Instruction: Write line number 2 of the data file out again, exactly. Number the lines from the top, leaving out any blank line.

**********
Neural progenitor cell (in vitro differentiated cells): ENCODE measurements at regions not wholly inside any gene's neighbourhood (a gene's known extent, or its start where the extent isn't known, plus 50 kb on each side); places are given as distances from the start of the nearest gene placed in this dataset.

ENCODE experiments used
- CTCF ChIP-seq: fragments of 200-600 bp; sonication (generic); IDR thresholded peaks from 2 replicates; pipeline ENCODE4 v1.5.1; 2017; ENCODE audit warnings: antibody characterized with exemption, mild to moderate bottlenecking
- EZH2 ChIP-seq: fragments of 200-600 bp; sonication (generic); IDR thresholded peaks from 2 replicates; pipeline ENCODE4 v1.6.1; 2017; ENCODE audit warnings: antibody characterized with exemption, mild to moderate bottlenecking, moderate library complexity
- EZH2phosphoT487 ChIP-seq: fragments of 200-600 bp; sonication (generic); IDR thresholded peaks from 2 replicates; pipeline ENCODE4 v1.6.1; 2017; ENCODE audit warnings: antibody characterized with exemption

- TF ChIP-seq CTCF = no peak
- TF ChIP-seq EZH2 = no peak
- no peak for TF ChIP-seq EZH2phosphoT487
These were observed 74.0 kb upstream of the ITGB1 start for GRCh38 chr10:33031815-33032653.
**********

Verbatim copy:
ENCODE experiments used